Black holes with masses less than their heavyweight relatives – the standard and supermassive black holes – and weighing in at less than three solar masses are dubbed mini black holes, formed in the pressure of interstellar clouds. Because they are so small, they also have a little bit of difficulty when it comes to forming on their own. Low mass also means low gravity and this directly implies that these pint-sized objects cannot completely collapse in on themselves. In comparison, black holes of more than three times the Sun’s mass are made when a star reaches the end of its life and gets crushed under its own gravity. Other black holes of greater masses are hypothesised to have formed through the merging of smaller black holes.
In order to make a mini black hole there needs to be an enormous outside pressure to offer some assistance. The theory goes that during the dense turbulent past from which today’s universe emerged the enormous crushing pressures created many mini black holes. Unusually they are likely to have been incredibly heavy but quite tiny – possibly as small as a proton (the positive subatomic particle that can be found in atoms). According to quantum mechanics, it is thought that they spontaneously throw out energy before evaporating in a final violent explosion after billions of years in existence. They also may not be as black as heavier black holes.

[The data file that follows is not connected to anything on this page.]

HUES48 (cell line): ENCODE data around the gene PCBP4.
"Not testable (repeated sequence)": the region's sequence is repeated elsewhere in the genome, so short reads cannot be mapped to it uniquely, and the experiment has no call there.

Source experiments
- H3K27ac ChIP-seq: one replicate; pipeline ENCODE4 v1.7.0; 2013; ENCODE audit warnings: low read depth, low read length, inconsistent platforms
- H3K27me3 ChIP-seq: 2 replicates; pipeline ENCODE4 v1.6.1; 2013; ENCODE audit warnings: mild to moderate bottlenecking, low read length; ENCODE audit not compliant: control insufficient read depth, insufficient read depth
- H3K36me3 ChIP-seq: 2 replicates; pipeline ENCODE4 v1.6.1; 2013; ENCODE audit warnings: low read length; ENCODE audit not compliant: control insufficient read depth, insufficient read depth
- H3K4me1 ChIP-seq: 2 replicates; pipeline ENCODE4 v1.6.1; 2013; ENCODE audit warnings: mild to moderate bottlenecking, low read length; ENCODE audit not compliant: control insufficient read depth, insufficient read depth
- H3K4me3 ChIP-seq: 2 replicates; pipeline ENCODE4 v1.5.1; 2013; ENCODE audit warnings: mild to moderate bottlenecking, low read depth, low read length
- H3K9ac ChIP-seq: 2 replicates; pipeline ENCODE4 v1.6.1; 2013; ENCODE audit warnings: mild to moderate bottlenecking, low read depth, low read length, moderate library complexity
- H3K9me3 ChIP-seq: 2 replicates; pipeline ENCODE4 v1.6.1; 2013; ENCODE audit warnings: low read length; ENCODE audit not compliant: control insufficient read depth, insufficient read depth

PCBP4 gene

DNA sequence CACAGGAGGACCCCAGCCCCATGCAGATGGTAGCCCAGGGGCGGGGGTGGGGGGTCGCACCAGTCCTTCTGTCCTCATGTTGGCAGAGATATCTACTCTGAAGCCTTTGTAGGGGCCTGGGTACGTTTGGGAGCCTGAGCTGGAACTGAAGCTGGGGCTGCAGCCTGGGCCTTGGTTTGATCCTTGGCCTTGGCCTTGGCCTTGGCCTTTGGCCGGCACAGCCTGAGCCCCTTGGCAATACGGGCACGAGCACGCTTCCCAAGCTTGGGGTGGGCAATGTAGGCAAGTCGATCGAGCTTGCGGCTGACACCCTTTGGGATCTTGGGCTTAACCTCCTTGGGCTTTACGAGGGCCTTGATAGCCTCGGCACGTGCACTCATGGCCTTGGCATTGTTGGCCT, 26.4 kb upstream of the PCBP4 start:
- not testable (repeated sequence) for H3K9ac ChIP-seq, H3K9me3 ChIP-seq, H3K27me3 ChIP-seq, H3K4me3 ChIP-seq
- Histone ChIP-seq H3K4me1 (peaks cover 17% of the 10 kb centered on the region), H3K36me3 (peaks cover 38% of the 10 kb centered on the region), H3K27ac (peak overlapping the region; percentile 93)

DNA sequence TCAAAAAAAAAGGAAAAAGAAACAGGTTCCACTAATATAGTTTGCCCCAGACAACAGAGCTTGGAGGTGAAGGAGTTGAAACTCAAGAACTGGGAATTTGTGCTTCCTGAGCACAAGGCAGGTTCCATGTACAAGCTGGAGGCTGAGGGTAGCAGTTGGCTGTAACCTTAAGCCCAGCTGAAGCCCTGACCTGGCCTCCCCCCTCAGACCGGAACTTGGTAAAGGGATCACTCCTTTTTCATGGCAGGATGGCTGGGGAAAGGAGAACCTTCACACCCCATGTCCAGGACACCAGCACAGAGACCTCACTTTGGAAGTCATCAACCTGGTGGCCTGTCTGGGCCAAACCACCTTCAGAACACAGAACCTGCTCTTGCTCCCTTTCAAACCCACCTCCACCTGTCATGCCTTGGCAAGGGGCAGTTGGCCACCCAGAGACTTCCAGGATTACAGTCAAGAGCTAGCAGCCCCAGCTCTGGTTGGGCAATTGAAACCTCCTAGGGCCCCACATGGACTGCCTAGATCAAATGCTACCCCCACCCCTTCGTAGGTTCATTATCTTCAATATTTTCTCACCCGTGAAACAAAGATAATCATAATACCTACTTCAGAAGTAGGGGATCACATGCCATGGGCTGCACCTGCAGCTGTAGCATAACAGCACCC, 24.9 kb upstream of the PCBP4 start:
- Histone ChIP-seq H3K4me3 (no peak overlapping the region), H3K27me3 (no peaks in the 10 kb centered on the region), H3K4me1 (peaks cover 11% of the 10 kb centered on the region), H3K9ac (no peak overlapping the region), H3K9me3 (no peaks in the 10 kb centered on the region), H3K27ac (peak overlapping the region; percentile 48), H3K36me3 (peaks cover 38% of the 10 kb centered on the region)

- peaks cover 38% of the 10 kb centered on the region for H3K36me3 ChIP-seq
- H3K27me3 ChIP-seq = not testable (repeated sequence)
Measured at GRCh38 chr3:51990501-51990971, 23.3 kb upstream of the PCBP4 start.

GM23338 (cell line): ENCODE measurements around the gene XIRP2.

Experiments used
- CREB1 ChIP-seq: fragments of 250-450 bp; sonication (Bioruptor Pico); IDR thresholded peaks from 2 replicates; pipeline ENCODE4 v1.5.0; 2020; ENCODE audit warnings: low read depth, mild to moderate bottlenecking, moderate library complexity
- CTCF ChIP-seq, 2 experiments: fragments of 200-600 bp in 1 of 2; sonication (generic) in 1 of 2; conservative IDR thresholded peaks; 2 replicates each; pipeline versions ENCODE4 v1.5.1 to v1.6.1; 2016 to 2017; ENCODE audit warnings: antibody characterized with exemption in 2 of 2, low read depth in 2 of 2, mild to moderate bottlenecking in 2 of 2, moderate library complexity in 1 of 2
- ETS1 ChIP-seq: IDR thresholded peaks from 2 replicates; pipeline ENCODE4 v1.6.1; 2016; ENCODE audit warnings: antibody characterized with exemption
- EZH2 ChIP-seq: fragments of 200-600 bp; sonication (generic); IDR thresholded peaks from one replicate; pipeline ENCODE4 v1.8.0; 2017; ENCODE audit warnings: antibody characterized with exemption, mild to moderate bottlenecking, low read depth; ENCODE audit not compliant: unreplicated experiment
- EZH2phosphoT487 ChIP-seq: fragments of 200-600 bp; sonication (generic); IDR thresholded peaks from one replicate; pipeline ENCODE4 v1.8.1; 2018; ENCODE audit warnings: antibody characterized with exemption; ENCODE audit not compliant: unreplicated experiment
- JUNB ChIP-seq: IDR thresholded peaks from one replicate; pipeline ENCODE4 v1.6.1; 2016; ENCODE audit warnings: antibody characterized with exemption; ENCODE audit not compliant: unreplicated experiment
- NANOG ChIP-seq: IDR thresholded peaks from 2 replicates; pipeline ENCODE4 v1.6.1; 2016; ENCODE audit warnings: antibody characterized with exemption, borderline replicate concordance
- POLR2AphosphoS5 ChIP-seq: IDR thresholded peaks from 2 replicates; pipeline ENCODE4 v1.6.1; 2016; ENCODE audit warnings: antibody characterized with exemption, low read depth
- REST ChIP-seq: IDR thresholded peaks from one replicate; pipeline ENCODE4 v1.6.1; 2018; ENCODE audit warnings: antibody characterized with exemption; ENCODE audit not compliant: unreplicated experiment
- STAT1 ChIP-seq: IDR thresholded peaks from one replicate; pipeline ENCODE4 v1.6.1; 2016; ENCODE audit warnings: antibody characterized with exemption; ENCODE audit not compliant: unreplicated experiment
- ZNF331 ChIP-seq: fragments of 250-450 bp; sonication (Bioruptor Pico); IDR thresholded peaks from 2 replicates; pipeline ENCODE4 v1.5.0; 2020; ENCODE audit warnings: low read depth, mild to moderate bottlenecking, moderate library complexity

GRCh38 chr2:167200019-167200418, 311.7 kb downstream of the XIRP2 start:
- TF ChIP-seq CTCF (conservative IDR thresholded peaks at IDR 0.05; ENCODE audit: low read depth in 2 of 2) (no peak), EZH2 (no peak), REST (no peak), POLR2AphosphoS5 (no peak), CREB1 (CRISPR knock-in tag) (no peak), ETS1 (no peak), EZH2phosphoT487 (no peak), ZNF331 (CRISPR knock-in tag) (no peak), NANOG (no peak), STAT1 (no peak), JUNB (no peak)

We’ve yet to find some actual observational evidence that they exist but as it stands, there could be mini-black holes scattered throughout the Universe and close to our Solar System!
Image courtesy: NASA
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